“And the other night he came by, and I realized there was this one moment that I just sort of roughly staged, and I said, ‘can you make it funny?’ ” Holdridge said. “And he did. He said, ‘Oh, okay, I can do that. Let’s see what you have.’ ”
Kaleba’s work also crops up in the Folger Theatre’s production of “Henry V,” opening Tuesday. He brought the Battle of Agincourt and the siege of Harfleur to the stage. But, as with “Zorro,” his influence extends beyond the raucous rumbles; it permeates each step and informs every line. Director Robert Richmond asked Kaleba to train the entire cast in movement and sword handling to plunge the performers into a soldierly frame of mind.
“What he wanted was a sort of boot camp for the actors to get this feeling of what it was like and what the weapon could do,” Kaleba said. “Even though in ‘Henry V,’ we’re going very stylized, and our reference points are more dance than history or violence, we’re starting with everybody in the room understanding what it is we’re stylizing.”
His comprehensive approach perhaps comes from the fact that he started out studing acting and became interested in physical performances, as opposed to an athlete who fell into theater, which is the trajectory for many fight directors. Kaleba, 34, began studying fight choreography in 1992 and has worked professionally in the field since 2000.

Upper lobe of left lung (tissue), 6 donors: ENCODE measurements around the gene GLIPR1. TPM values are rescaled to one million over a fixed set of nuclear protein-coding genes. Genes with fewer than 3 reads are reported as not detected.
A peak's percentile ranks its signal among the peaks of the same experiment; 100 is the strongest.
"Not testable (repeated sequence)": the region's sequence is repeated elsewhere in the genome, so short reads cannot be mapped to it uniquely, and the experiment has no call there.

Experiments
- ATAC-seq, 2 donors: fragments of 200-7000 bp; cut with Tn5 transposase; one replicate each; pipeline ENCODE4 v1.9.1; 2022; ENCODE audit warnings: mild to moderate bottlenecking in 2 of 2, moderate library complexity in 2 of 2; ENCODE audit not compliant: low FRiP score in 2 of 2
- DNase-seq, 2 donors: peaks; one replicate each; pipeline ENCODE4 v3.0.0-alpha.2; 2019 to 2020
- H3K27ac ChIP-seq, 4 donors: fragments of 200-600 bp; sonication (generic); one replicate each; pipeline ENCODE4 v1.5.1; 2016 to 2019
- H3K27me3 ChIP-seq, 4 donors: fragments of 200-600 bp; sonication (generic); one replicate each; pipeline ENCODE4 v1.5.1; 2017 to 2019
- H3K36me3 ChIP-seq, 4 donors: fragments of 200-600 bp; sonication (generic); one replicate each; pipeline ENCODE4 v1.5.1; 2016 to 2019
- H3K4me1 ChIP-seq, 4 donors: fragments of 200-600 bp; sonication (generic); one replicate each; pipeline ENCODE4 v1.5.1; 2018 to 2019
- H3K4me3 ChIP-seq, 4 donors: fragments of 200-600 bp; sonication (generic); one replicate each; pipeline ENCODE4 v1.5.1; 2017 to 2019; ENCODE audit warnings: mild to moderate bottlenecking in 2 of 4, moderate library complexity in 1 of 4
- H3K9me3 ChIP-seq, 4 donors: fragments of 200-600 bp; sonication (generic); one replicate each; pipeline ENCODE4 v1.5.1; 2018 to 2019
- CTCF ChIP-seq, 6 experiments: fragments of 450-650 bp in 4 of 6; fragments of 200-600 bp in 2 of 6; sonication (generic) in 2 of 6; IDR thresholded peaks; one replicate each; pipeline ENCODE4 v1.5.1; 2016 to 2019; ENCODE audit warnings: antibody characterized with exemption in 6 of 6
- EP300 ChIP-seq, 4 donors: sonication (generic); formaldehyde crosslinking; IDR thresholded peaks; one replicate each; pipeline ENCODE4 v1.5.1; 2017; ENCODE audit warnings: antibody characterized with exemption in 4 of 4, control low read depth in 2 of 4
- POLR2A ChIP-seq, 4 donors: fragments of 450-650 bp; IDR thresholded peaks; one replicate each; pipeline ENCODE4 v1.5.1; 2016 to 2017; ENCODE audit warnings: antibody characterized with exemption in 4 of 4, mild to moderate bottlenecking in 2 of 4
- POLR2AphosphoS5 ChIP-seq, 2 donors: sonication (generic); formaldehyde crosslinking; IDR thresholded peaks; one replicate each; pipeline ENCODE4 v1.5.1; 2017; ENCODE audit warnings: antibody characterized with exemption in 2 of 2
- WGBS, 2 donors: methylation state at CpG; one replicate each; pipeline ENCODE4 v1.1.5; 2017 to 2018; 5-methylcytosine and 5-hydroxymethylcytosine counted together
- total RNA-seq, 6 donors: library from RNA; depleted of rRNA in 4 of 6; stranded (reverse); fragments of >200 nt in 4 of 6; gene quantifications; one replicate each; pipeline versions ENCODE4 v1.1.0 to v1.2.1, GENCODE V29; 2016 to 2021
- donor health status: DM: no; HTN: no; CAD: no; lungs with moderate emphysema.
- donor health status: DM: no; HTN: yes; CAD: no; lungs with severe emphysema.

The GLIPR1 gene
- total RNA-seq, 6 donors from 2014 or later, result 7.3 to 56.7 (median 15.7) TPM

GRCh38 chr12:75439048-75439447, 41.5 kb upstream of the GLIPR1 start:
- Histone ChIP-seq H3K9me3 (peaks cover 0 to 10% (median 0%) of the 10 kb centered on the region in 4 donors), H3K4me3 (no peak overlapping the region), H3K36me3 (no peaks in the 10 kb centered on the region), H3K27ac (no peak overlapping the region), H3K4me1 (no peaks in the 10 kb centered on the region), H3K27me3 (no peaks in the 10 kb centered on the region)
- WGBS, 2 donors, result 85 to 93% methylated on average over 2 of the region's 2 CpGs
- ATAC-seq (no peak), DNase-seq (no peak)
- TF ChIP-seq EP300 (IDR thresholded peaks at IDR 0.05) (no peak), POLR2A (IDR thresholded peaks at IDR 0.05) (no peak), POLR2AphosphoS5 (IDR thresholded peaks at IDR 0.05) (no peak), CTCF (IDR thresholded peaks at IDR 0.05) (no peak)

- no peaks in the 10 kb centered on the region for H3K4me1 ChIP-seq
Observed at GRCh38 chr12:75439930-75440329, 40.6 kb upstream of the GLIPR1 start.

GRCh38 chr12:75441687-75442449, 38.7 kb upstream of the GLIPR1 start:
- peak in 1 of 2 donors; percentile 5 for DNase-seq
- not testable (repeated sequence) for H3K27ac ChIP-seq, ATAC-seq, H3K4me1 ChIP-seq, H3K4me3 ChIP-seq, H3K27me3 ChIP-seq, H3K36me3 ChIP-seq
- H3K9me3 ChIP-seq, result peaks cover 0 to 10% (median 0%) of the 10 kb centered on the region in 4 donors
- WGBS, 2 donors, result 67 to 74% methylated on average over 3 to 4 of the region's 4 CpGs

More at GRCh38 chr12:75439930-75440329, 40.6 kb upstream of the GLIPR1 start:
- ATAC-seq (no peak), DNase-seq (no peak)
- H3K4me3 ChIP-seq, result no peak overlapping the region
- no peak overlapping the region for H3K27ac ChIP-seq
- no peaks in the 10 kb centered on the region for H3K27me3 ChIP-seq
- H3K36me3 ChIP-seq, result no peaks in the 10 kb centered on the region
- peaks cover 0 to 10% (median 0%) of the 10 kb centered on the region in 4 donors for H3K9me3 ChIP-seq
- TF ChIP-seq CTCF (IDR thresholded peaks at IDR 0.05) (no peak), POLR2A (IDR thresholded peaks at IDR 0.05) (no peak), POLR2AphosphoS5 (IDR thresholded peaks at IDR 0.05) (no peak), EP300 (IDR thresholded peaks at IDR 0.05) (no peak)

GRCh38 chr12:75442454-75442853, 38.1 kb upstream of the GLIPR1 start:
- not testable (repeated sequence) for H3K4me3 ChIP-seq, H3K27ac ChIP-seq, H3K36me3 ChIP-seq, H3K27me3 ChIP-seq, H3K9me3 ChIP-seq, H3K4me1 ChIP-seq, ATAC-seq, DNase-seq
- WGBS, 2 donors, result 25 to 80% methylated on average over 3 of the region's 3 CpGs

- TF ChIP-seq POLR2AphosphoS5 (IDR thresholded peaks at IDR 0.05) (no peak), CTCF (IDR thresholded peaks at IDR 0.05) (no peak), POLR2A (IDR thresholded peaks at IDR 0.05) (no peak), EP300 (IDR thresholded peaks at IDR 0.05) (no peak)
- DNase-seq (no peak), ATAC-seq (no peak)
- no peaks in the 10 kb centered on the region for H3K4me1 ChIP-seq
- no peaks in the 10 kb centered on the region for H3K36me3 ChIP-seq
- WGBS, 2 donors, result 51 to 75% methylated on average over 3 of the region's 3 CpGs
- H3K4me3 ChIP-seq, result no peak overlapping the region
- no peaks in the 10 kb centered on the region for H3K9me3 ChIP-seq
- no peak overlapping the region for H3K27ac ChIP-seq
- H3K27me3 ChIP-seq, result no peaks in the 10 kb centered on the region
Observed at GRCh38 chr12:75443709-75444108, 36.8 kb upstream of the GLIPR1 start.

“To me, this is just dancing with props,” he said. “I don’t think of myself as a martial artist or a boxer or a fencer or a wrestler who adapts their work for the stage. I think of myself as a movement artist. It’s just a body and whether you’re a dancer or an acrobat or an athlete or somebody who makes coffee all day, there’s a physical language that we all use.”
His past acting studies may also explain Kaleba’s respect for the text of a production. He constantly circles around intention and context, and he takes an unusually active role in the rehearsal process.
“He is a storyteller,” said Richmond, who has worked with Kaleba on a number of shows. “He is really about finding what works best to tell the narrative of the story and what the situation is and what the character would need to do to get through that piece of violence. It’s not just about flash.”
Of course, there’s that, too. Anyone who saw “Young Robin Hood” at Round House Theatre last month can attest to Kaleba’s knack for swashbuckling theatrics. But each show demands a singular approach, so the fight director’s process starts with considering rhythm and texture. Is the production supposed to be slick or gritty? Should the action feel smooth or syncopated? He comes up with vague outlines before meeting the actors.
Kaleba learned early in his decade-plus career that coming to the first rehearsal with carefully formulated setpieces can be problematic. Actors have limitations, scripts need rewrites and, sometimes, Tybalt may turn out to be a southpaw, undoing a fight director’s painstakingly orchestrated plan.